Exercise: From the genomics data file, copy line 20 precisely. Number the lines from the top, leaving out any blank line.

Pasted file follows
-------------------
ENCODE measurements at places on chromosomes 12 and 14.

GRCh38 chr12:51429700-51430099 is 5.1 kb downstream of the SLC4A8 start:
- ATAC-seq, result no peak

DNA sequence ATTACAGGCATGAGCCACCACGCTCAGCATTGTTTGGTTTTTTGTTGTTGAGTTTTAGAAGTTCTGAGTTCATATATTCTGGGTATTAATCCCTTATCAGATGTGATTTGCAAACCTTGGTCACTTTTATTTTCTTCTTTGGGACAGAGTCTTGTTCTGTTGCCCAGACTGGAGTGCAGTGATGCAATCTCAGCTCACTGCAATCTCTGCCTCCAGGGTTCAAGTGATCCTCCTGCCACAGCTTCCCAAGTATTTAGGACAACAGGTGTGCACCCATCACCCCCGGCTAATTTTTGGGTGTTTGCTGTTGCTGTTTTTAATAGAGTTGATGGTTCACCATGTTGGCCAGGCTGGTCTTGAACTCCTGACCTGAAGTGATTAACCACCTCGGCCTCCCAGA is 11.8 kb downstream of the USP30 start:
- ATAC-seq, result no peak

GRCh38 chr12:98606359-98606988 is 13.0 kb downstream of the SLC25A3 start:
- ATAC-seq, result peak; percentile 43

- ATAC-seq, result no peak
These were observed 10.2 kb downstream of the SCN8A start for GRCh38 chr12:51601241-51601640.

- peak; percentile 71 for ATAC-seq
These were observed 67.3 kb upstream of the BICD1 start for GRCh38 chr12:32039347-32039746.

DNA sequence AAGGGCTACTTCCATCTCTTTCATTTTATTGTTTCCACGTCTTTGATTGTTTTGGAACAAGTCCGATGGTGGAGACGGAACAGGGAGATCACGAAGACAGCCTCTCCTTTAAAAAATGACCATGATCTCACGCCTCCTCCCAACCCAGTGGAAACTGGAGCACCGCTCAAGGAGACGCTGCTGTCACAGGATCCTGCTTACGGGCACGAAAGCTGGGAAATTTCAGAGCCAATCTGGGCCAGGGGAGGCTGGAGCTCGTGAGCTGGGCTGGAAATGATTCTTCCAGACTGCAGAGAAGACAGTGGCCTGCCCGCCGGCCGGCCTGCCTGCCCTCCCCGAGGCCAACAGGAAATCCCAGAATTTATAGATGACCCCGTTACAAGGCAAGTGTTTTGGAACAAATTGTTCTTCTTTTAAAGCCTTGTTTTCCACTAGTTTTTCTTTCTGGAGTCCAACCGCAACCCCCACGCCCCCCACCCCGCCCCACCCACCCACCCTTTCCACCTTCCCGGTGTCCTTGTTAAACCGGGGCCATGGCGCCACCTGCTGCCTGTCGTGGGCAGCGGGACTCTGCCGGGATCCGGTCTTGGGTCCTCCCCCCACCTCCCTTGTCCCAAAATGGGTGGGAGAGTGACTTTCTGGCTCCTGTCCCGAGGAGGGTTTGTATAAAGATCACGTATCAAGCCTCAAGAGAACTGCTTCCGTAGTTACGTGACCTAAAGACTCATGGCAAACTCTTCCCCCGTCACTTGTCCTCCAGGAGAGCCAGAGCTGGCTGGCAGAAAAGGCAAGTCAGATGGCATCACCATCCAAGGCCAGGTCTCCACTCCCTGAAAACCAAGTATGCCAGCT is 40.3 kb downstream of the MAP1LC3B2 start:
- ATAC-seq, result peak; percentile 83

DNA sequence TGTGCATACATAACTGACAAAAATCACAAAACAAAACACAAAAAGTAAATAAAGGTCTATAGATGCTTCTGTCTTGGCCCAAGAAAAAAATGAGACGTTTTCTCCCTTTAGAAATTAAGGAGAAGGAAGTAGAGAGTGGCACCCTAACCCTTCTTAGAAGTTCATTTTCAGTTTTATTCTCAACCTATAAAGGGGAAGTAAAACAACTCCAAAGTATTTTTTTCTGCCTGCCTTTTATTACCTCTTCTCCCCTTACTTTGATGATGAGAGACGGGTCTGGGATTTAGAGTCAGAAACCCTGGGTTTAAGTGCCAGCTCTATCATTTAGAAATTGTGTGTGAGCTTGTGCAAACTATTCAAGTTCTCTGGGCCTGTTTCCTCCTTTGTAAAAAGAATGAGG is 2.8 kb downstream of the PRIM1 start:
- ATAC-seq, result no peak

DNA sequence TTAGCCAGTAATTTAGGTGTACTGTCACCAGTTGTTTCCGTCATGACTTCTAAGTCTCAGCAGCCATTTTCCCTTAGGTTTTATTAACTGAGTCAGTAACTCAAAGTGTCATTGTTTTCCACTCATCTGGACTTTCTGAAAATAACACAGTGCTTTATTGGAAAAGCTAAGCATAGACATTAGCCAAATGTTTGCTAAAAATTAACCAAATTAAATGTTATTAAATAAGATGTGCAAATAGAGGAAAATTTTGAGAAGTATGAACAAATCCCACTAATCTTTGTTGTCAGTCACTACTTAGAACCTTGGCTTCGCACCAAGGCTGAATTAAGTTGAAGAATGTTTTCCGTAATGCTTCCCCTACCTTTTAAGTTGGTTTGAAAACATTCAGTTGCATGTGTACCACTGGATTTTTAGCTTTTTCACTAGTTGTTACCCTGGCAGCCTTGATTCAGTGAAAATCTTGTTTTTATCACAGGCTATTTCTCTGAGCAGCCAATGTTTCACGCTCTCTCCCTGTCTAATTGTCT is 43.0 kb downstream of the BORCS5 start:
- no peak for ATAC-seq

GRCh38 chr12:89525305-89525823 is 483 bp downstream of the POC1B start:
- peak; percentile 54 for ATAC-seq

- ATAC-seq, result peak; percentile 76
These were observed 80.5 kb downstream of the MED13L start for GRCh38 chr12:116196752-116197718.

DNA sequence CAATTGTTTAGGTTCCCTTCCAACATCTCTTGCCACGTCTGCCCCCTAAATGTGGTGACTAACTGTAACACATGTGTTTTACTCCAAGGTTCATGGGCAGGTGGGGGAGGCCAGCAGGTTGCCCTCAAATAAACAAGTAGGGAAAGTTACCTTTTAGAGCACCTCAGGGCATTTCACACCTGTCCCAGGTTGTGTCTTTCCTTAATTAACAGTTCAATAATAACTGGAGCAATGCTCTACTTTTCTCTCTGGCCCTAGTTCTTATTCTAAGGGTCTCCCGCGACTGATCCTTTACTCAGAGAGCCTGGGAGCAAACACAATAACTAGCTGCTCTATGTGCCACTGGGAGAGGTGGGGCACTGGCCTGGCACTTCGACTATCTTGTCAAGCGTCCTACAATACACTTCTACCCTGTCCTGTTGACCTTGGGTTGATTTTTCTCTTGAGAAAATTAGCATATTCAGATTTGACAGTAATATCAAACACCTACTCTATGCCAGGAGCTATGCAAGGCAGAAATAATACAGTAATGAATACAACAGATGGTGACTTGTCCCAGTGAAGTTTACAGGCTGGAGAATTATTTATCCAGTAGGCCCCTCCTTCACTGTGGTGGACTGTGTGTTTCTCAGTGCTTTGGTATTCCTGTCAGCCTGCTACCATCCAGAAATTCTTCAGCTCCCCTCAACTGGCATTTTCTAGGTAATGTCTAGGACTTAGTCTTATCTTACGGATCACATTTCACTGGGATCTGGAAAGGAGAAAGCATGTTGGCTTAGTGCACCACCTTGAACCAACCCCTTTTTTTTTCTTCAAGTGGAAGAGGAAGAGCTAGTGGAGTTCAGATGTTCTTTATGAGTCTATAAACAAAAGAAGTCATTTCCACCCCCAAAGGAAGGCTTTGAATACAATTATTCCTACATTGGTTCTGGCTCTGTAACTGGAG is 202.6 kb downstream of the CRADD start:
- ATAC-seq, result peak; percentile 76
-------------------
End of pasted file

- ATAC-seq, result peak; percentile 76